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Microsoft CEO Steve Ballmer had some tough words for rival Apple in a recent interview

Microsoft and Apple have been going at each other ever since Bill Gates and Steve Jobs trade jabs back in the DOS/Apple IIe days.  Since then, the competition between two of the electronics industry's biggest players has been no less heated.

For much of the last decade, Apple has been on a comeback campaign gaining a virtual monopoly in the MP3 player market, and seeing resurgence in computer and OS sales.  Microsoft, meanwhile, after seeing a ringing success with Windows XP, struggled due to perception problems with Vista, much of which were influenced largely by misconceptions and misinformation -- some of which was spread by Apple.

Now, the tables have turned.  In the face of a new recession, Microsoft's Windows 7 is looking increasingly good, as are the $500 netbook systems that are planned for it.  Meanwhile Apple, whose CEO Steve Jobs recently said that his firm didn't know how to make a $500 computer that wasn't "a piece of junk" has seen the sales for some of its pricey products fall.

Microsoft CEO Steve Ballmer, known for his candid, if at times outspoken comments, was fast to attack Apple in a recent interview.  He blasts in a recently released webcast, "Apple gained about one point, but now I think the tide has really turned back the other direction.  The economy is helpful. Paying an extra $500 for a computer in this environment -- same piece of hardware -- paying $500 more to get a logo on it? I think that's a more challenging proposition for the average person than it used to be."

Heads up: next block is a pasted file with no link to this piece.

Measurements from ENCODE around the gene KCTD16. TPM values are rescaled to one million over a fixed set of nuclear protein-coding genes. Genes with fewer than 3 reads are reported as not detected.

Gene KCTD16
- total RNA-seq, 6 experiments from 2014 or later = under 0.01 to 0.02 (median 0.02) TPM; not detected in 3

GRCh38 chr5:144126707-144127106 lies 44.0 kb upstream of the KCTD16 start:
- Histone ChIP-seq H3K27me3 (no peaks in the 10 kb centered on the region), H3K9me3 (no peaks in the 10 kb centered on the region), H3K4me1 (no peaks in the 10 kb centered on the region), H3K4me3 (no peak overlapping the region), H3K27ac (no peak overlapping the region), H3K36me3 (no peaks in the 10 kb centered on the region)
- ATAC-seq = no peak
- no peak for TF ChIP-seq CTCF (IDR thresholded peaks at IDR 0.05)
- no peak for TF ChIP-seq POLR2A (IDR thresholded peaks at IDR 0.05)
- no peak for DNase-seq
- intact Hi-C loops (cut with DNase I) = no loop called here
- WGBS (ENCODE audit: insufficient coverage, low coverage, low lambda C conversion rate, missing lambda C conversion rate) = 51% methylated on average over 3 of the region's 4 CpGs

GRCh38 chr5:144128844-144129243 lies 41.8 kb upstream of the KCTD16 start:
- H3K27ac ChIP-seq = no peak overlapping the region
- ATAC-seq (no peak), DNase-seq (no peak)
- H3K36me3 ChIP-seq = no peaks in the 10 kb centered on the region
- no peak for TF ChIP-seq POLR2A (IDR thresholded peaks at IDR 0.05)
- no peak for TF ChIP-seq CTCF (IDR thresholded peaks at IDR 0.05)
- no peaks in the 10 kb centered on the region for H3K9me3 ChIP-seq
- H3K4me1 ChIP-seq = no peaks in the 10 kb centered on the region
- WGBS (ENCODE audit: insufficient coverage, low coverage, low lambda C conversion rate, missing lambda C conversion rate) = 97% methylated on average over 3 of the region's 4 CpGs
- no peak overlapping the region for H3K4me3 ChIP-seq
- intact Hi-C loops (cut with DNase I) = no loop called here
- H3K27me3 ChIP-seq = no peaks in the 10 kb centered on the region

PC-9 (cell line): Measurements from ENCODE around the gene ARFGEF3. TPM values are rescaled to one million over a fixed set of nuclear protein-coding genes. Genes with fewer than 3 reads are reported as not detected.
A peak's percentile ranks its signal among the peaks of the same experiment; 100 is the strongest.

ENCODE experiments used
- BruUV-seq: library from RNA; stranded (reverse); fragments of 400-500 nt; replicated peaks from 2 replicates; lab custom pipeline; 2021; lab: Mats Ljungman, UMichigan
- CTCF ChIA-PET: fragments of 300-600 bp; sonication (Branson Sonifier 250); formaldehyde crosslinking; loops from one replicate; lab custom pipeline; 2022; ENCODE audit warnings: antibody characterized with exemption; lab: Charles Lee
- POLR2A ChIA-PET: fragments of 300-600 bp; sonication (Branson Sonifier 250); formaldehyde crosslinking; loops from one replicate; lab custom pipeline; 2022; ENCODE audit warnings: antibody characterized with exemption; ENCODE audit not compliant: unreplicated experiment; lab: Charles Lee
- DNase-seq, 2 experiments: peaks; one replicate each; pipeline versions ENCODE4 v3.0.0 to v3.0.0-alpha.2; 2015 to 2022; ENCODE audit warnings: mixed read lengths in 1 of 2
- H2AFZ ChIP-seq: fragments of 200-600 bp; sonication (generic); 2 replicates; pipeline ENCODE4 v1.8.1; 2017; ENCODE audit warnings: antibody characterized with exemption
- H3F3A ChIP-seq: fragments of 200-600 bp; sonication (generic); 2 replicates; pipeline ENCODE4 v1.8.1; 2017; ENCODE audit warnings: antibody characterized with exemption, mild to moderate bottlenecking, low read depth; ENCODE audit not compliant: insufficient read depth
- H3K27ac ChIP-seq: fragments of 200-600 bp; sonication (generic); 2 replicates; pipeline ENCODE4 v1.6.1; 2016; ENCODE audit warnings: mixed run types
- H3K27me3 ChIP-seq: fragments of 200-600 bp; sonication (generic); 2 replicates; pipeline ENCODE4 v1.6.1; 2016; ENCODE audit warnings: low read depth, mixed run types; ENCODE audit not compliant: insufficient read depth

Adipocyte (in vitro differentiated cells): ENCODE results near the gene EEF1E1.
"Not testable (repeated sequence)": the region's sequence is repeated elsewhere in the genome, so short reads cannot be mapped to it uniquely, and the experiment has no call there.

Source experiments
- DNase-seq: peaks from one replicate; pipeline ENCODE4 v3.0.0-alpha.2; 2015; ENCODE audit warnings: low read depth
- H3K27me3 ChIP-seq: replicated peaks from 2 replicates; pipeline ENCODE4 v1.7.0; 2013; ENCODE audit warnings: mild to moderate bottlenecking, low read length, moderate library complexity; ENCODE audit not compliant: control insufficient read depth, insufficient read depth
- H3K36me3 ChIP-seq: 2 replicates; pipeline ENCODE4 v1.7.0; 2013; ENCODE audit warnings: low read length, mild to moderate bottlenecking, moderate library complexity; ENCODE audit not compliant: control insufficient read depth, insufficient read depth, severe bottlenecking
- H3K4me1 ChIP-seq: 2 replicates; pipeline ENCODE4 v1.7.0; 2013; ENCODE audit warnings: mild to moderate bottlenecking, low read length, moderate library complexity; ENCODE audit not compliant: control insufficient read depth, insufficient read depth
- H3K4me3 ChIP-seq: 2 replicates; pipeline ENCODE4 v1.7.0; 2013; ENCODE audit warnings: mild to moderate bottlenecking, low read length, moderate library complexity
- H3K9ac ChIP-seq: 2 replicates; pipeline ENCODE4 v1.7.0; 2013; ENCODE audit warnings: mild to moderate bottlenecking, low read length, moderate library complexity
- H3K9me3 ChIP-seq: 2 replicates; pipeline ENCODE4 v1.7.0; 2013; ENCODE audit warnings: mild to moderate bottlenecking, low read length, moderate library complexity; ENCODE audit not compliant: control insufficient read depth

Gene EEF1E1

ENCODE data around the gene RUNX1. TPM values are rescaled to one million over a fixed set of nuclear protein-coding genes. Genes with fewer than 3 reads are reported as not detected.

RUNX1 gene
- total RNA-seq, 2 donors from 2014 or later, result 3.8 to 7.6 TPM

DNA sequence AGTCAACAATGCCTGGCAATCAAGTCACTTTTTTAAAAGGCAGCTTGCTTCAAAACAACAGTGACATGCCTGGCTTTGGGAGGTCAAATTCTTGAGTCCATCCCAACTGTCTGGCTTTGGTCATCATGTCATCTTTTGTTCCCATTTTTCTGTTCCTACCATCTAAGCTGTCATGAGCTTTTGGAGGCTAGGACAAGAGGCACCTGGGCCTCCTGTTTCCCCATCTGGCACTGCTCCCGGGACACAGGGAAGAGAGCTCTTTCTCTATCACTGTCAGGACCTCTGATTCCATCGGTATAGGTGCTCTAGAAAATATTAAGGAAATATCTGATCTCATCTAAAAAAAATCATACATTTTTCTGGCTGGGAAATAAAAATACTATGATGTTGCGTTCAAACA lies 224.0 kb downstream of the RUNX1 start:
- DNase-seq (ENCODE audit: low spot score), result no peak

The comment, which suggests the difference between PC and Macs is as superficial as a logo is sure to have more than a few Apple supporters riled. 

Mr. Ballmer has a history of taking jabs at Apple, whether deserved or undeserved.  He once famously commented in 2007 that the iPhone had "no chance" of gaining a significant market share.  Of course, history shows that about a year later, the iPhone became the best-selling smartphone in America and continues to be a top seller. 

While it certainly seems Mr. Ballmer is onto something when it comes to Apple's slumping sales, it might be a bit early to count them out just yet.





"You can bet that Sony built a long-term business plan about being successful in Japan and that business plan is crumbling." -- Peter Moore, 24 hours before his Microsoft resignation







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